Volume 91, Issue 23

Wednesday, October 8, 1997

glass houses


LETTERS
 

Society makes it difficult to pay speacial honours to God

Mike Veenema
UWO Christian Reformed Chaplain


Jews and Christians have in their scriptures a commandment that explicitly forbids trivialities the name of God. It is one of the Ten Commandments. I don't know if a similar command exists in the Muslim scriptures (I am a Christian). But it should not come as a surprise that Muslims would want to treat their God with the highest respect.

Yet, members of these faiths find themselves immersed in a culture that routinely makes light of their god(s). Why is this so?

The democratic impulse in our society makes it difficult to pay special honours to anyone. Prime ministers can be lampooned, presidents sued, monarchies ridiculed and god(s) made to look as intelligent as Homer Simpson.

That God is not exempt from such treatment is supported by our culture's annoyance with religion. In spite of the rhetoric about appreciating (major) religions, many would gladly see them disappear. Religions get in the way, they say, of building a unified country or university culture. Since the so-called Enlightenment of about 200 years ago we have seen religions marginalized, especially the one nearest at hand, Christianity. In such a climate it becomes acceptable to trivialize the gods of various religions.

No one ridicules assassinated U.S. President John F. Kennedy. No one trivializes the memory of Rev. Martin Luther King Jr.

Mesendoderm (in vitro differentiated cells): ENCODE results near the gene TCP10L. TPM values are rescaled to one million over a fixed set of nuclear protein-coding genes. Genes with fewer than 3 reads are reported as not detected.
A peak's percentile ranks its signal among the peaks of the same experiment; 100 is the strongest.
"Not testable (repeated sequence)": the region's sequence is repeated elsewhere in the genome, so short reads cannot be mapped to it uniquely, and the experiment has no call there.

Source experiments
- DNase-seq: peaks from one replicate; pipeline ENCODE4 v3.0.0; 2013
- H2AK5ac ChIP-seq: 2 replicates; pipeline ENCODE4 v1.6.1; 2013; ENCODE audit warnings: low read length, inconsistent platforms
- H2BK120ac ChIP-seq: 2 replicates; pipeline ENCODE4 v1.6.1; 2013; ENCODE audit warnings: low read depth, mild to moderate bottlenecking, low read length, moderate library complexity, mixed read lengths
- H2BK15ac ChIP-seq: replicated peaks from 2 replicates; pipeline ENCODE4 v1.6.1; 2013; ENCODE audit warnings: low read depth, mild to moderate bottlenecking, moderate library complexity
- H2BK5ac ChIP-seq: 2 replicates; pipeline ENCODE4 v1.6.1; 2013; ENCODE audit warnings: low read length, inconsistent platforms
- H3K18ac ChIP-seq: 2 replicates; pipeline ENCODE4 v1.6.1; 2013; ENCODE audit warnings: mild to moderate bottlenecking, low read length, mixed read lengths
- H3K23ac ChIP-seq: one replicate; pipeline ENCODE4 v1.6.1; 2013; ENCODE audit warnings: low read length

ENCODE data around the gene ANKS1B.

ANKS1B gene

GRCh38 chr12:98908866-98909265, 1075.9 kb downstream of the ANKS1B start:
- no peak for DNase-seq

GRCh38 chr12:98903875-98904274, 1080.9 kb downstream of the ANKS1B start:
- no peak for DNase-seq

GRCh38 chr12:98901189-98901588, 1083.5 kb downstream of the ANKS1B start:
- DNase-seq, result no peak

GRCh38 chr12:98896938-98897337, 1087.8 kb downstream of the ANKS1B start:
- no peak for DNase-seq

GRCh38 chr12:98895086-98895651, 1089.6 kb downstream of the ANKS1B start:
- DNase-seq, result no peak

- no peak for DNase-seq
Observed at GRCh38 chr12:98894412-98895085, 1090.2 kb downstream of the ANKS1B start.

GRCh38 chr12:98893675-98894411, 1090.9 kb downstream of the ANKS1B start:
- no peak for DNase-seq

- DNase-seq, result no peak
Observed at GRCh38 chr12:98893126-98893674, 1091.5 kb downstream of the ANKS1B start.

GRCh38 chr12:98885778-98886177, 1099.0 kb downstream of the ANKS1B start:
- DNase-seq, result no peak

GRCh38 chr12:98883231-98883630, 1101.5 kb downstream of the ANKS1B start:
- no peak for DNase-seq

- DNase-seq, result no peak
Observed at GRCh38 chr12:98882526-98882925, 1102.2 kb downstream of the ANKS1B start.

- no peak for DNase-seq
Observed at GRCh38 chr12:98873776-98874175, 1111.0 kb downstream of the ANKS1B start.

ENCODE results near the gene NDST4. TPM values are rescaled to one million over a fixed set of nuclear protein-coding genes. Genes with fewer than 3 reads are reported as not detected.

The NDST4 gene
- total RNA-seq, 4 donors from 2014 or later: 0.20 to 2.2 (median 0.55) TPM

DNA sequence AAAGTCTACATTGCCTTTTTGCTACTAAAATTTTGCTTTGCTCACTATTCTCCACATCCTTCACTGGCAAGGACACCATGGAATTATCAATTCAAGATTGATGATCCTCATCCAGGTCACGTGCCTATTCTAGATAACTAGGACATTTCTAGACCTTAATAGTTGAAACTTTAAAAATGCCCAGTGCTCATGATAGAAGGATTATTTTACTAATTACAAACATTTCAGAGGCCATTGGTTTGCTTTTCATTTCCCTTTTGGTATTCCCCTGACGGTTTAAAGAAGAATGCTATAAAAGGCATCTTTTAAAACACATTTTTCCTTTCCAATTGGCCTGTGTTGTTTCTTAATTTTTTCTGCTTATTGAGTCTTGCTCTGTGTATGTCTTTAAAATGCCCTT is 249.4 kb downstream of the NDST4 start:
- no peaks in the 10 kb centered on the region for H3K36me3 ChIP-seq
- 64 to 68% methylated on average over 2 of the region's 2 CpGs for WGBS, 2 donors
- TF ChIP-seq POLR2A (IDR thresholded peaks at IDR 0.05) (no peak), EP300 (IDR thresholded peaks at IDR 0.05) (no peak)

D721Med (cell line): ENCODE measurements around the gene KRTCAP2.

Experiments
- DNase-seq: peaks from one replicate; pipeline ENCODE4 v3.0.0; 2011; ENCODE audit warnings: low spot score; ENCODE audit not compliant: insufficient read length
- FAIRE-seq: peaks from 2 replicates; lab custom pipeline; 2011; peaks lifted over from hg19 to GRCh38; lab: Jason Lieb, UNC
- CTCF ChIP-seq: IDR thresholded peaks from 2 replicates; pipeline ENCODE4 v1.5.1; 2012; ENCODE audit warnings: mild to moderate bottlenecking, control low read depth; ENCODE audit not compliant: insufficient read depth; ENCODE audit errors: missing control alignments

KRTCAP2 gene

Why not? It seems to me that the answer to this is simply that there are some who are so revered that we would be ashamed or embarrassed to make light of them. We would feel guilty if we did it inadvertently. We choose to exempt some people from the threat of lampoon. Why not God?

It is hard to avoid the conclusion that we don't exempt God from trivialization because we choose not take Him seriously. Jews, Christians and Muslims do take God seriously. That is why they grope for a way to speak against cartoonish depictions of Him. They (and I) take the command to treat God's name with the highest reverence seriously.

If an organization such as a university or those who produce its media want to cultivate an atmosphere where all are treated with dignity, something more than "freedom of expression" sloganeering and calls to lighten up will be needed. We will have to begin by understanding both what motivates adherents of religions and what cultural currents give us permission to act the way we do.




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Copyright The Gazette 1997